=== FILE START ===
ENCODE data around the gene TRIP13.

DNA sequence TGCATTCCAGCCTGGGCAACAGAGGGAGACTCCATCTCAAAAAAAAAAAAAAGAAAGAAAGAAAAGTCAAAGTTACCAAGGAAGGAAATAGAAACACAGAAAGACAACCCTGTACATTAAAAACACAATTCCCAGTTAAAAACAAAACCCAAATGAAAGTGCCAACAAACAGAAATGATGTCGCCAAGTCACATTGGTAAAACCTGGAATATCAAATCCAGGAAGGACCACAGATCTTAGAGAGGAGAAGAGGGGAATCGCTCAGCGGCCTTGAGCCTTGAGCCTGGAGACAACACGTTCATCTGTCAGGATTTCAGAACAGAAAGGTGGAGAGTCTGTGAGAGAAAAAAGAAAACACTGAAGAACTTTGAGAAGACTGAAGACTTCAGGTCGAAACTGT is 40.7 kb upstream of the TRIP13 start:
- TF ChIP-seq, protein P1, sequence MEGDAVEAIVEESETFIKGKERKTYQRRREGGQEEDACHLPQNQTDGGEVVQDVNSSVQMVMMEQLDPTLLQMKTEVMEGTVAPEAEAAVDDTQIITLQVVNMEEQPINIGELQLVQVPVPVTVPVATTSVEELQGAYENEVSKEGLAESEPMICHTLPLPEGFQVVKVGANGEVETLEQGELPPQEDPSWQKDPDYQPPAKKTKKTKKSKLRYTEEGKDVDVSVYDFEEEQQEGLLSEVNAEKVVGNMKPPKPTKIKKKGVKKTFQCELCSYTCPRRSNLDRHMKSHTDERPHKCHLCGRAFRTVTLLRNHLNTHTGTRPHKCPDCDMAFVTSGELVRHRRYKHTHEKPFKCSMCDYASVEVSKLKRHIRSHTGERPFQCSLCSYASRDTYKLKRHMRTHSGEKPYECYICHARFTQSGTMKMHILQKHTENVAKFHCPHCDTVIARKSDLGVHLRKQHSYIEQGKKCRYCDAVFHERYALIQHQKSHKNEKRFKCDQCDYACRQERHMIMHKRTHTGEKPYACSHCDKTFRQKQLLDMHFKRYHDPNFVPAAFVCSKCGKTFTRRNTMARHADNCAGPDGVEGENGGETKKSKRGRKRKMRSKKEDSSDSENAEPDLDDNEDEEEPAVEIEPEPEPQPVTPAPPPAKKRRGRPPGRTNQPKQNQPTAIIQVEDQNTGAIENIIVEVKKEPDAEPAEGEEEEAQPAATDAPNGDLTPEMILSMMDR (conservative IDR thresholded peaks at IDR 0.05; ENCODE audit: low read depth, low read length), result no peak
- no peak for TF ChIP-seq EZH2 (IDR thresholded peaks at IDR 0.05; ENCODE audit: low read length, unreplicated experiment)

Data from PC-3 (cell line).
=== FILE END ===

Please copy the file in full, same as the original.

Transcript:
ENCODE data around the gene TRIP13.

DNA sequence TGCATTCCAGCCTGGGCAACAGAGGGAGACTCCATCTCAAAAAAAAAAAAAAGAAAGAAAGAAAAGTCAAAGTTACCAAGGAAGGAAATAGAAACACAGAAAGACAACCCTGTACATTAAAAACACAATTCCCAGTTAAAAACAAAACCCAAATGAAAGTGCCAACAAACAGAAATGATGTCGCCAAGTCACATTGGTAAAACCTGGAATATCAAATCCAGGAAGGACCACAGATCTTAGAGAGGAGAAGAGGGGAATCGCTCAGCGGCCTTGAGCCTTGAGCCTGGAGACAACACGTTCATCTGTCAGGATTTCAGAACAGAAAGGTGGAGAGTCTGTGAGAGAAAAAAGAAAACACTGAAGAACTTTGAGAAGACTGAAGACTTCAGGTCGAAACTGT is 40.7 kb upstream of the TRIP13 start:
- TF ChIP-seq, protein P1, sequence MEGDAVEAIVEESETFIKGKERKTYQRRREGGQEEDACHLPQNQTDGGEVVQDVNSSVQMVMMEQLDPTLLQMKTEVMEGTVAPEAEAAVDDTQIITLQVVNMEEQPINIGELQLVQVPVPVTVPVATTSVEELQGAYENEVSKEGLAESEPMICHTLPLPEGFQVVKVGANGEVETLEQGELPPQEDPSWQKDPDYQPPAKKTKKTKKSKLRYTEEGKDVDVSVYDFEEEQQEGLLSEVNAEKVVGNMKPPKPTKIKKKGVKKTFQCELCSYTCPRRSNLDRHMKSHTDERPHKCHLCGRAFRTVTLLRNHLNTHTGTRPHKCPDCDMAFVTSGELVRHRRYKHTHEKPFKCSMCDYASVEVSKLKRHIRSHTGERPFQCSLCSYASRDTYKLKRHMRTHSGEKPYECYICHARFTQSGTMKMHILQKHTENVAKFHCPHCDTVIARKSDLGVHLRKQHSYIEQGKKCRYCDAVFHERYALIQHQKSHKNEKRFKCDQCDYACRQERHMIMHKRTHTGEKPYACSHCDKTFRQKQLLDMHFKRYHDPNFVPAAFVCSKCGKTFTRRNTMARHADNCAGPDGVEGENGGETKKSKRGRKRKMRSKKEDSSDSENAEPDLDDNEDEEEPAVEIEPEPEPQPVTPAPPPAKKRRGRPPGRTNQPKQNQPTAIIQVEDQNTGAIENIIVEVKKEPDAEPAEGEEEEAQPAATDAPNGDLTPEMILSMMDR (conservative IDR thresholded peaks at IDR 0.05; ENCODE audit: low read depth, low read length), result no peak
- no peak for TF ChIP-seq EZH2 (IDR thresholded peaks at IDR 0.05; ENCODE audit: low read length, unreplicated experiment)

Data from PC-3 (cell line).